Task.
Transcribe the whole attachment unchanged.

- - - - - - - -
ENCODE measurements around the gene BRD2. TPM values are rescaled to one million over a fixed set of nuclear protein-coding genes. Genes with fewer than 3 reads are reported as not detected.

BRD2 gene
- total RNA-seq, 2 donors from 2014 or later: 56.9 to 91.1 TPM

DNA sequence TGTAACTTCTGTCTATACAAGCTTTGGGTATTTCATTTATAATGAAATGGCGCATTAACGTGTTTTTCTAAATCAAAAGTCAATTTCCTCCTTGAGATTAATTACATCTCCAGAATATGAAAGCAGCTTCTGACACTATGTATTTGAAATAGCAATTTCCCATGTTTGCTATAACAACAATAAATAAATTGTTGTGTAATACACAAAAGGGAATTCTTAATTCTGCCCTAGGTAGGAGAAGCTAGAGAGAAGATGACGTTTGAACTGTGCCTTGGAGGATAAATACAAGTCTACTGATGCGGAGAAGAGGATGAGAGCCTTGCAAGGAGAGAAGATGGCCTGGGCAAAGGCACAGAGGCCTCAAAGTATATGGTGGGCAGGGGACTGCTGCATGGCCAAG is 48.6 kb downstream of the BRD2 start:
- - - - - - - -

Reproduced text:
ENCODE measurements around the gene BRD2. TPM values are rescaled to one million over a fixed set of nuclear protein-coding genes. Genes with fewer than 3 reads are reported as not detected.

BRD2 gene
- total RNA-seq, 2 donors from 2014 or later: 56.9 to 91.1 TPM

DNA sequence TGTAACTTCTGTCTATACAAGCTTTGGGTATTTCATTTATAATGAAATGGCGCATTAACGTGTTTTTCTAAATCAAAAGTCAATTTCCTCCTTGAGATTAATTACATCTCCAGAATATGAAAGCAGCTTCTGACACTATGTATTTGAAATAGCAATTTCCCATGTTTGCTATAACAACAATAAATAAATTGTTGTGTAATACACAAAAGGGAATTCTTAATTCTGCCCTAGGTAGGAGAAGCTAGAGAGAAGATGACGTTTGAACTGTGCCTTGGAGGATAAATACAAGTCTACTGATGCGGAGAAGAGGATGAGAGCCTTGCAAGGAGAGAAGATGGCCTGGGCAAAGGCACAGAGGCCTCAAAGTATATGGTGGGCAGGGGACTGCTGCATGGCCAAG is 48.6 kb downstream of the BRD2 start: